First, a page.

Sikh Community Hosting Sacramento Valley’s Largest Devotional & Cultural Celebration This Weekend

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27th Annual Yuba City Sikh Parade highlights the traditional ceremonial weekend for Sikhs from around the USA.

People come for the weekend, they stay in our hotels, buy gasoline and groceries along with shopping in our mall

The 27th annual worldwide gathering of Sikhs in Yuba City begins this week ( An estimated 60,000 Sikhs are expected to gather for a weekend of devotion and celebration.

In California, Sikhs from Temples or Gurdwaras in Sacramento, Stockton, Modesto, Fresno, San Jose, El Sobrante, Los Angeles, Bakersfield, San Jose, Fremont, San Diego and Orange County are preparing floats for the Sikh Parade and making preparations to attend.

It is customary and almost fitting that Sikhs return to Yuba City to celebrate the commemoration of the receipt of the Guru Granth Sahib (Sikh Holy Book) in 1708, presented by the Sikhs tenth and final Guru (spiritual teacher) Gobind Singh as a perpetual spiritual guide. “People of all races, religions and gender are invited to join with the Sikh community to share in the message of universal love and brotherhood / sisterhood as taught in the Guru Granth Sahib”, said Didar Singh Bains, President, Sikh Temple Gurdwara Yuba City.

For many Sikhs, Yuba City is a return home, as the area became the first place that many Sikhs settled when they arrived in America more than 100 years ago. Many second and third generation Sikhs have left the agricultural region and settled in larger cities across America but return to Yuba City each year for a reunion with family and friends.

“This event is important for our youngsters”, said Jaswant Singh Bains, Director, Sikh Temple Gurdwara. “We teach values that will make our youngsters productive members of society. Sikhism teaches community service, hard work, honesty and respect. I think any community would value those character traits”, added Bains.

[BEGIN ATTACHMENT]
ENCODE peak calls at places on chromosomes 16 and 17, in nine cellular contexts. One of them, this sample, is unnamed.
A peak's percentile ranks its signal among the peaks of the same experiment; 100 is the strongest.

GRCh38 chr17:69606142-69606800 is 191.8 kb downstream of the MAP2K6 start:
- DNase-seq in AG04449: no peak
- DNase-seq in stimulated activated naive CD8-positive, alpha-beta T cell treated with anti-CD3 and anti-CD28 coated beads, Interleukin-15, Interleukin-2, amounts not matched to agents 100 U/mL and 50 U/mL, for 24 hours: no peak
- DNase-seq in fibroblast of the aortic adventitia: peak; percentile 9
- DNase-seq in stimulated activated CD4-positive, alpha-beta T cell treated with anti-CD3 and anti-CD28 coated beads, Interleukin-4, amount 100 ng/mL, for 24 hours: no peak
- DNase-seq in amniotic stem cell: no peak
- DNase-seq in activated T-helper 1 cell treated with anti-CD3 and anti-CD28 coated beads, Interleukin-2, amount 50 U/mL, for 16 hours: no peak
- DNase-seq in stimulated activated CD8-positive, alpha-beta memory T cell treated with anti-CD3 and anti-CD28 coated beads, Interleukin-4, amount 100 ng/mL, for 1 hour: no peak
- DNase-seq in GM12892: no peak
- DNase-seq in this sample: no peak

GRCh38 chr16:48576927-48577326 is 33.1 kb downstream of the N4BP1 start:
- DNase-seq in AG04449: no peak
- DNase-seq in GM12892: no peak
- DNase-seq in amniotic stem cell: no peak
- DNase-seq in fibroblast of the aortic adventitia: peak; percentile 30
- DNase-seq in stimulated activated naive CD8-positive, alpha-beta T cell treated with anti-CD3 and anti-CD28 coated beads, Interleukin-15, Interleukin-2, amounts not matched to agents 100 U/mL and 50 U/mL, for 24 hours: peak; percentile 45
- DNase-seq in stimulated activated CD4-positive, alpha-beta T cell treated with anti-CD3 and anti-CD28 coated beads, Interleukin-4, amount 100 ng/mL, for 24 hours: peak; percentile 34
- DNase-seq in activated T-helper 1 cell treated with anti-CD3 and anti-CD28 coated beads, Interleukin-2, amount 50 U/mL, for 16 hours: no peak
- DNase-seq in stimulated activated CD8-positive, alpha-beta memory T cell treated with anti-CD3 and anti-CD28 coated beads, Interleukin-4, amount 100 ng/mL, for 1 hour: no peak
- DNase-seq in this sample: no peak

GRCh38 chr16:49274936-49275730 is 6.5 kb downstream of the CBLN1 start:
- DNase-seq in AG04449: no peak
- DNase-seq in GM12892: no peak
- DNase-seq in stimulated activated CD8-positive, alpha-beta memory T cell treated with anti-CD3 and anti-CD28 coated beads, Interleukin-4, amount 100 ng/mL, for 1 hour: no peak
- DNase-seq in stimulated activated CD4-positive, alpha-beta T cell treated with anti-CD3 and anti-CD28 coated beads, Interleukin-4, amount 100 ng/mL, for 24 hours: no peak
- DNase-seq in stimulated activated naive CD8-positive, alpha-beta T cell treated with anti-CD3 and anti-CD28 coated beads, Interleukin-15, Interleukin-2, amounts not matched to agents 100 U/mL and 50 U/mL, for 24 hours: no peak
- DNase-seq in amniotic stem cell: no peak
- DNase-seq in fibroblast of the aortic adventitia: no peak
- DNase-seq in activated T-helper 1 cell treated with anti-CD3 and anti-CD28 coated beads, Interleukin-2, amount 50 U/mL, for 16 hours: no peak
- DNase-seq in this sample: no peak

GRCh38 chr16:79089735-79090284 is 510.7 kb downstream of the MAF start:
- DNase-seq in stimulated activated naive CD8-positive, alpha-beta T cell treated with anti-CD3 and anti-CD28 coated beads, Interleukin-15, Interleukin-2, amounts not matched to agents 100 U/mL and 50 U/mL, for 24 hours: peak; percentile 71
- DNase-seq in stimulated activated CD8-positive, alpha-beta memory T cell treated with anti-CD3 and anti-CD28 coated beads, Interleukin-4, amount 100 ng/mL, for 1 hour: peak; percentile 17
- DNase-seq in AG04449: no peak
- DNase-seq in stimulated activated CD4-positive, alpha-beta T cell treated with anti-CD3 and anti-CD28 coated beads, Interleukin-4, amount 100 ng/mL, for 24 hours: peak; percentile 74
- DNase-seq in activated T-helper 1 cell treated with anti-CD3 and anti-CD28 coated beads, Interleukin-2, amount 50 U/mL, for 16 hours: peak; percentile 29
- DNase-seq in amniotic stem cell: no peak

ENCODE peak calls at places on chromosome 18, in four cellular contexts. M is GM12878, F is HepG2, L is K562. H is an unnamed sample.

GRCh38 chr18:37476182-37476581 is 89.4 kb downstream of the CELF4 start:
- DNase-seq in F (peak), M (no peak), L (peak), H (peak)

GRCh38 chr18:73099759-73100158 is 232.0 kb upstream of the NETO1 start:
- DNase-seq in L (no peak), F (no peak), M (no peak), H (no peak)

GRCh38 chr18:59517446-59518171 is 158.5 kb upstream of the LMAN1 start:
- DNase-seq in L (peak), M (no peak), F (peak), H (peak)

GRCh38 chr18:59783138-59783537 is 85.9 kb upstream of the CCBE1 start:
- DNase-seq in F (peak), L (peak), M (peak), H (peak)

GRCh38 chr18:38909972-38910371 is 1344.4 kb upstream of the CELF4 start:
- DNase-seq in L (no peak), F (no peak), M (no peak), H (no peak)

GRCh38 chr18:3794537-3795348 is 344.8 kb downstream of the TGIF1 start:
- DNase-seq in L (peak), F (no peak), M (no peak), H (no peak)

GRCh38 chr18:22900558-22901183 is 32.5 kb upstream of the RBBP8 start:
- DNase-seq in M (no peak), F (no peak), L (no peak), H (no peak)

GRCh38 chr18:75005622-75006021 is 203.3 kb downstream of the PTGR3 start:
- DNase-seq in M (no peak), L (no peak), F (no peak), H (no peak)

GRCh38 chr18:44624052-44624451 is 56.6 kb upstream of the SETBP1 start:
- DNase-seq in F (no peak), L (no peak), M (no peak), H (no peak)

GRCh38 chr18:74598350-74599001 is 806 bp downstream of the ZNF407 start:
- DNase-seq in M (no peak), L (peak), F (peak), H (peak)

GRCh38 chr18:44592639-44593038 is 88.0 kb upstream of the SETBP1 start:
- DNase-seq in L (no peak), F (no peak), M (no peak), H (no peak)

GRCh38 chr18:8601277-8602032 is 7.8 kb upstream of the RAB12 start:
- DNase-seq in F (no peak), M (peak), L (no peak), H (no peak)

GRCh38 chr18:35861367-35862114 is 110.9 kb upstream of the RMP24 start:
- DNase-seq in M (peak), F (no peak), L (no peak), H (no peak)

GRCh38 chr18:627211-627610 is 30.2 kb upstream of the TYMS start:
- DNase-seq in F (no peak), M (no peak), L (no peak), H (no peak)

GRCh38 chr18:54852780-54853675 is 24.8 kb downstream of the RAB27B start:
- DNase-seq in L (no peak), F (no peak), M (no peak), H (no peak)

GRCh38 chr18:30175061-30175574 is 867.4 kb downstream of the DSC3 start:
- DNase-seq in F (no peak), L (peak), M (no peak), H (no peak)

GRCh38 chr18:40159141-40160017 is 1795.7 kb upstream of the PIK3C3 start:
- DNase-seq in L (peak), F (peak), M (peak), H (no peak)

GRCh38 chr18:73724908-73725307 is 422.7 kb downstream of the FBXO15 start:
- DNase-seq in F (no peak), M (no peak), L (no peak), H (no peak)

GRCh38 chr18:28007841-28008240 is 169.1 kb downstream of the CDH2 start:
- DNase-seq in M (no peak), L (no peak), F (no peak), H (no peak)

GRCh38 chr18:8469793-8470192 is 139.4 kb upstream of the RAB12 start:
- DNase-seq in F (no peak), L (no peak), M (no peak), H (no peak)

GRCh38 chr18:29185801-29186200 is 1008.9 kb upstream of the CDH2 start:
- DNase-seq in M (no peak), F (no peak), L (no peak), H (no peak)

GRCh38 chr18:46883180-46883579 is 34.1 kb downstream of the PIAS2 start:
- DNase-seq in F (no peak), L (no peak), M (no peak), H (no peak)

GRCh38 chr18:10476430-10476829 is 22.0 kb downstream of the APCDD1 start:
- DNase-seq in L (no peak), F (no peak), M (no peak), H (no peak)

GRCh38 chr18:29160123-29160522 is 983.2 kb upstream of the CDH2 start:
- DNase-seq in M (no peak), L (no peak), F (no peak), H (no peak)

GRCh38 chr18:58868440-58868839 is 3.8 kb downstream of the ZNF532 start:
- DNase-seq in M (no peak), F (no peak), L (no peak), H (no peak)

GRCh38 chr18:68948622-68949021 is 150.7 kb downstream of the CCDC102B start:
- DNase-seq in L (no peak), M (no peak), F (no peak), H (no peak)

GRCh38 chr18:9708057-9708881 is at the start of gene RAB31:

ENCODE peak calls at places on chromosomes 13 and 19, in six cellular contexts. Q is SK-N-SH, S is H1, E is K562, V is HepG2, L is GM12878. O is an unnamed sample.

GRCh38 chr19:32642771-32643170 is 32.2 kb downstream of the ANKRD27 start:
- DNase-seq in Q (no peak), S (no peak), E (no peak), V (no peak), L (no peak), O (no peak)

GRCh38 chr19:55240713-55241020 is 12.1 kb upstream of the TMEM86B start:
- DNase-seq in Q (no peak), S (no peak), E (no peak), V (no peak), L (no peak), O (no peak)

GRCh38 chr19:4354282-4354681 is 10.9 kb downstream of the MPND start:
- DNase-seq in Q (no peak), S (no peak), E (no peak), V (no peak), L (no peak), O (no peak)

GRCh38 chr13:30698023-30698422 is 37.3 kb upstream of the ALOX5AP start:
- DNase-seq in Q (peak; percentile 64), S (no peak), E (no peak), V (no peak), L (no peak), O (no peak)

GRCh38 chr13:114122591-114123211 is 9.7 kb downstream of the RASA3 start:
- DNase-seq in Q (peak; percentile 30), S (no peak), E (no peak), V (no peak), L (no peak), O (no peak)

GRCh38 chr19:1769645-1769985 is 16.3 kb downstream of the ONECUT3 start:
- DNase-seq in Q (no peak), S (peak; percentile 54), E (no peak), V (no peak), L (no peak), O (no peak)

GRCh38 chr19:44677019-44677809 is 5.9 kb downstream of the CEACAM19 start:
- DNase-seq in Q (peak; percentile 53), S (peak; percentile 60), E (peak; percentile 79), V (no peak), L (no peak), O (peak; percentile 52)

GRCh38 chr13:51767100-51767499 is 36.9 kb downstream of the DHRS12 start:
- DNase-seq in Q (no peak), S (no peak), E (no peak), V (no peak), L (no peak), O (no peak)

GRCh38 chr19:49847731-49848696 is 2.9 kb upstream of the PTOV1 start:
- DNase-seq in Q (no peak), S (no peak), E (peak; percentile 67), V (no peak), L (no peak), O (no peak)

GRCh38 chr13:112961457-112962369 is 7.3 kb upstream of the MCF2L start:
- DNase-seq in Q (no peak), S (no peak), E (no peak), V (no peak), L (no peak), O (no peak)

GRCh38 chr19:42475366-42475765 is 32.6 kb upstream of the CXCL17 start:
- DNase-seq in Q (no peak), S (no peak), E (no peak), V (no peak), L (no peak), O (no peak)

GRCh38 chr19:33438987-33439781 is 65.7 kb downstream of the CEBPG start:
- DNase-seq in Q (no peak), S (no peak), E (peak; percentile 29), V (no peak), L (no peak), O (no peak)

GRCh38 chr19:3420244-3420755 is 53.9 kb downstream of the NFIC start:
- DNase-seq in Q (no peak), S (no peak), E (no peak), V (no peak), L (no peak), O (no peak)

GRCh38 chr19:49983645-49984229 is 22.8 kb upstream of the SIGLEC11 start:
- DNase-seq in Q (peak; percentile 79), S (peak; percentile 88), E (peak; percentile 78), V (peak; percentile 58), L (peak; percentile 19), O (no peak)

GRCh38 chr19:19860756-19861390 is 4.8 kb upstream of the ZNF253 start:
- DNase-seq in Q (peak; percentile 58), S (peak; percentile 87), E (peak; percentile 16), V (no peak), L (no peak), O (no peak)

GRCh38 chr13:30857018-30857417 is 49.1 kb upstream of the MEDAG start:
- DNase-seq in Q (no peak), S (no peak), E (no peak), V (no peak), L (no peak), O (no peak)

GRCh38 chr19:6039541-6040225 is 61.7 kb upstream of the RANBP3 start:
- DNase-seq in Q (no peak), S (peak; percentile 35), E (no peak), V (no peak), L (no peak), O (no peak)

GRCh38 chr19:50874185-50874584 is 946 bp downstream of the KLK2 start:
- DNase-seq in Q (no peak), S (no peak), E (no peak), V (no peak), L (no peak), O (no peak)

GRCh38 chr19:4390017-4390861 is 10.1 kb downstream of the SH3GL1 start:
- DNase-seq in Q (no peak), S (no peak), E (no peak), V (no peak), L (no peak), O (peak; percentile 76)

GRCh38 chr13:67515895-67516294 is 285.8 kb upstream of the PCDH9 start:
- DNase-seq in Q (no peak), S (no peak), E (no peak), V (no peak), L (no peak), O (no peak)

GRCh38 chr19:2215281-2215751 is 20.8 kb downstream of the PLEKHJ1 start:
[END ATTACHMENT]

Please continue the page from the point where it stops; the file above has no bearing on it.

The weekend begins on Friday morning with the traditional 48 hours of prayer and the reading of scripture from the Guru Granth Sahib. On Friday night, Yuba City neighbors will be treated to a spectacular Fireworks display starting at 7 pm on the Gurdwara grounds. On Saturday, the Gurdwara is hosting a free lunch, guided tours and a seminar. The weekend ends Sunday with the four-mile long parade through the streets of Yuba City.

To feed the masses, volunteers at the Sikh Temple Gurdwara have already started preparing the 200,000 free meals. The free meals served to visitors and guests over the weekend honor the Sikh commitment to a core value of Sikhism called Seva (say-va), which means daily selfless service to humanity. And the value that gave spark to the Red Cross & other humanitarian aid organizations.

Food consumption this weekend includes:

  •     30,000 pounds each of rice and onions.

60,000 pounds of wheat flour

  •     40,000 pounds each of lentils, potatoes, and cauliflower
  •     20,000 gallons of water, soft drinks and tea

“The Sikh Temple Gurdwara Yuba City is open year around for anyone in need of a place to sleep or eat,” said Dr. Jasbir Singh Kang, Director, Sikh Parade Public Relations Committee.

On the economic front, the Sikh community is providing an economic spark to the Yuba – Sutter economy through the spending of at estimated $20 million over the weekend. “People come for the weekend, they stay in our hotels, buy gasoline and groceries along with shopping in our mall”, said Kashmir (Kash) Singh Gill, former Chairman, Yuba-Sutter Chamber of Commerce and Director, Sikh Temple Gurdwara.

When the event began 27 years ago, the Sikh population in Yuba – Sutter County area was still in its infancy, just beginning to make its impact in the Sacramento Valley. Today, the area is home to one of the largest Sikh populations in the United States and a vital part of the area’s economic vitality. The Sikh community is known in the Sacramento Valley for its important contributions to the agricultural industry and to the medical profession.

Sikhism is over 500 years old, the fifth largest religion in world and the second largest faith in the Yuba -Sutter area.

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Ed Vasquez



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